A beneficiary designation is a contractual arrangement that allows you to designate who will receive certain benefits at your death. Beneficiary designations can only be used to transfer certain types of assets. Beneficiary designations are often used with life insurance policies, retirement plans (including pension-sharing, profit, and 401(k) plans), and IRAs.
Like other probate avoidance techniques, beneficiary designations work because they pass title automatically at your death, without any need for probate. For example, if you have named a beneficiary on your life insurance policy, there is no need for the probate court to validate the transfer to the beneficiary. You have made your wishes known in the beneficiary designation, and the insurance company is contractually obligated to follow them.
Many states allow the designation of “payable on death” (POD) or “transfer on death” (TOD) beneficiaries on banking, savings and loan, and other financial accounts. You may change the POD designations at any time and name alternate beneficiaries in case you are predeceased by a beneficiary.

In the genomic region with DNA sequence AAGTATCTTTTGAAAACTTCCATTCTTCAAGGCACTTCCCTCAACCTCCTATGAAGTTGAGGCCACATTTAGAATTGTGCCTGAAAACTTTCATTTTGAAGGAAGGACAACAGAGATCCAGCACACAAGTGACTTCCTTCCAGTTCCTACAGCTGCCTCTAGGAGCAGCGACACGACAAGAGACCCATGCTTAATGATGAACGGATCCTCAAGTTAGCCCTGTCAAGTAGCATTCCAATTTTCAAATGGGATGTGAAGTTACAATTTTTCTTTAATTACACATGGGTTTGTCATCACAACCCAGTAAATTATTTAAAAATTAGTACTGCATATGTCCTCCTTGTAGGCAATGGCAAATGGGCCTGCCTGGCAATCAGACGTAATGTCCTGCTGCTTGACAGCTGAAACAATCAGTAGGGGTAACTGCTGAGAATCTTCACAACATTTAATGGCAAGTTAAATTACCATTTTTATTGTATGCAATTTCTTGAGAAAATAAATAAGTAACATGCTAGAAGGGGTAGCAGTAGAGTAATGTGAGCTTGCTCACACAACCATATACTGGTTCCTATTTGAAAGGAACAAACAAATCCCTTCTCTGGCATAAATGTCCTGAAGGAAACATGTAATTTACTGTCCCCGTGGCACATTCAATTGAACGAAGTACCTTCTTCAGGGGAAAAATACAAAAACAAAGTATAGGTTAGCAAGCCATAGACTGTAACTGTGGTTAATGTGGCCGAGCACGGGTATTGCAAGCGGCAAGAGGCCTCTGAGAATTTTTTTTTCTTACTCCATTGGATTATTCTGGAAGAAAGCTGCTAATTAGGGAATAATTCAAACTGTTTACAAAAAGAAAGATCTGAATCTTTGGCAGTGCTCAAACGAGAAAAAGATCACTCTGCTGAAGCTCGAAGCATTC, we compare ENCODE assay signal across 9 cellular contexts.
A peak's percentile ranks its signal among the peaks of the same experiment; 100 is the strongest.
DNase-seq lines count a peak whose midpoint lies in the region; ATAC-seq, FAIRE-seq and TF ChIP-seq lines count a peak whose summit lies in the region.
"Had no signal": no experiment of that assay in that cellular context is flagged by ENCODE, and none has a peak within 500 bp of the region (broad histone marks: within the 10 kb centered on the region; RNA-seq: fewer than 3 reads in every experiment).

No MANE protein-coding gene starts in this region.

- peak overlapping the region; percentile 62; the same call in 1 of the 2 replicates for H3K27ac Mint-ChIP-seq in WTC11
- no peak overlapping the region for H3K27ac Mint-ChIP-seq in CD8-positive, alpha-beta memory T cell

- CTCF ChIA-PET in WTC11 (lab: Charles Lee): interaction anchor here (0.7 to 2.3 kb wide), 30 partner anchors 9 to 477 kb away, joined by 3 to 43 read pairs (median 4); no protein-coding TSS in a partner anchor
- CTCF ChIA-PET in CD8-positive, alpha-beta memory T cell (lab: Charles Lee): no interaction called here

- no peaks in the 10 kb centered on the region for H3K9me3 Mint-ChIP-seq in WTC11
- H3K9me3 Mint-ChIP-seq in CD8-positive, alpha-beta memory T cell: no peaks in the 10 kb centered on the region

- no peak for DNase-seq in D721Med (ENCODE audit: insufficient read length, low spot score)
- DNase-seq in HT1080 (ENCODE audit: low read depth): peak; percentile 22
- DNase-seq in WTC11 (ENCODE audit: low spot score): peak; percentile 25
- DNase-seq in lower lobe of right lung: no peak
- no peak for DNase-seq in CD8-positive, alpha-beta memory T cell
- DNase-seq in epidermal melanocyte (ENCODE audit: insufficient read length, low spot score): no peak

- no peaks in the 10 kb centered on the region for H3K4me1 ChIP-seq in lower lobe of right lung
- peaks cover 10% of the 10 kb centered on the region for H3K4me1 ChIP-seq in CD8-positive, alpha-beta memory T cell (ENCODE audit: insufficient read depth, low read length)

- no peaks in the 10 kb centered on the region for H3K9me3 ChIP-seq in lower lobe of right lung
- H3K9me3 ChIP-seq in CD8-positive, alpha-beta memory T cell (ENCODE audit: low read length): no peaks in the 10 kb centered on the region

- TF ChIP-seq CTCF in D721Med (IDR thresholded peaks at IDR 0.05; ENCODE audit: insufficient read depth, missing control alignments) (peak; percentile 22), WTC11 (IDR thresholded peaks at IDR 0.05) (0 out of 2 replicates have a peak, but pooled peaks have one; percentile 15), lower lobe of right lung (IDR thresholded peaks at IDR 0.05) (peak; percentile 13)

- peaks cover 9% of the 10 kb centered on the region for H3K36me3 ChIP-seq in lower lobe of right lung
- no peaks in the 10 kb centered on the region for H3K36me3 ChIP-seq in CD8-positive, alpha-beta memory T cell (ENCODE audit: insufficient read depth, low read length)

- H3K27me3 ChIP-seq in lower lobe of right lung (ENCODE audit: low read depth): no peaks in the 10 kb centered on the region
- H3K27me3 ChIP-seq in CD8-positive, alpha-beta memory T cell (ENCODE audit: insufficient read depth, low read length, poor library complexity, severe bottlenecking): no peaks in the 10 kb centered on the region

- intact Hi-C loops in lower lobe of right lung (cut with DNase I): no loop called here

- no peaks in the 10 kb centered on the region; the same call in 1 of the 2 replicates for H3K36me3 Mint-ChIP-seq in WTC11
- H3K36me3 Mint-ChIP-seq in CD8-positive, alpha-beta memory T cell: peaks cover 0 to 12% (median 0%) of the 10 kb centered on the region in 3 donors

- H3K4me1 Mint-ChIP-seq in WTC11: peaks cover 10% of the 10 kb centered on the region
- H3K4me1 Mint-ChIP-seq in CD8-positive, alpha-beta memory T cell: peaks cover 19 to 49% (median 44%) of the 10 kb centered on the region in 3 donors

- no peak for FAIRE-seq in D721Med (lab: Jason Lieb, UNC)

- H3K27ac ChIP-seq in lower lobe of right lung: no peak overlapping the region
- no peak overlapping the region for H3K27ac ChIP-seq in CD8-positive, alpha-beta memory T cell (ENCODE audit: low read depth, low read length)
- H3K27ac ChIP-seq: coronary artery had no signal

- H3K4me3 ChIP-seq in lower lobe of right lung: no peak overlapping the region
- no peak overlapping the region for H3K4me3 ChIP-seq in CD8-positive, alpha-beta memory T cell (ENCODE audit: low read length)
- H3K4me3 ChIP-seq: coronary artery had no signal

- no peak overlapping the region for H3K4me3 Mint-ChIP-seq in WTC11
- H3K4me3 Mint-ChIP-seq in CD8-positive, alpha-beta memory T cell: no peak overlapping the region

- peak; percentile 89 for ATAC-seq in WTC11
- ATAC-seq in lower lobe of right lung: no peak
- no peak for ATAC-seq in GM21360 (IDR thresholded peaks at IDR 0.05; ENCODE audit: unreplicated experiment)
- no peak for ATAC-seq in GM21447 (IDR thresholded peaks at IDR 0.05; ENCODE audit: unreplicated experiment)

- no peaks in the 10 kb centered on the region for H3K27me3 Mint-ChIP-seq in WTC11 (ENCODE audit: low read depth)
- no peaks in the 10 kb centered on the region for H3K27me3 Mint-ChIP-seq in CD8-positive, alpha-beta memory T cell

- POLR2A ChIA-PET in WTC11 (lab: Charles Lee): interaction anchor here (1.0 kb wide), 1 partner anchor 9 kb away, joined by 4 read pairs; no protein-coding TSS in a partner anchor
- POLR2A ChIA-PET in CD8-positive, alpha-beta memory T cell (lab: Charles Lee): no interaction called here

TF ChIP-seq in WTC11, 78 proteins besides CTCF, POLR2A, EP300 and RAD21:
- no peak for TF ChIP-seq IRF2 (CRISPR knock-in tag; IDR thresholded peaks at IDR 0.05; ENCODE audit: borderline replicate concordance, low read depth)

Since a beneficiary designation does not give the beneficiary access to the asset until your death, it can be a better alternative than a joint tenancy in some situations. But beneficiary designations are only available for certain type of assets, such as financial accounts. For example, beneficiary designations cannot effectively dispose of real estate and many other types of assets. This limits the benefit of beneficiary designations in your overall estate plan.
Beneficiary designations also suffer from a major deficiency: they do not provide incapacity planning opportunities. The person named to receive the assets will get them at your death (which solves the issue of how to avoid probate), but they cannot access the funds during your lifetime (which doesn’t help you if you become incapacitated).
In other words, the beneficiary will not be able to access the funds for your benefit if you become incapacitated (e.g., through dementia or Alzheimer’s). Because living trusts both avoid probate and provide for incapacity, many clients incorporate living trusts or powers of attorney into their estate plan instead of relying on beneficiary designations alone.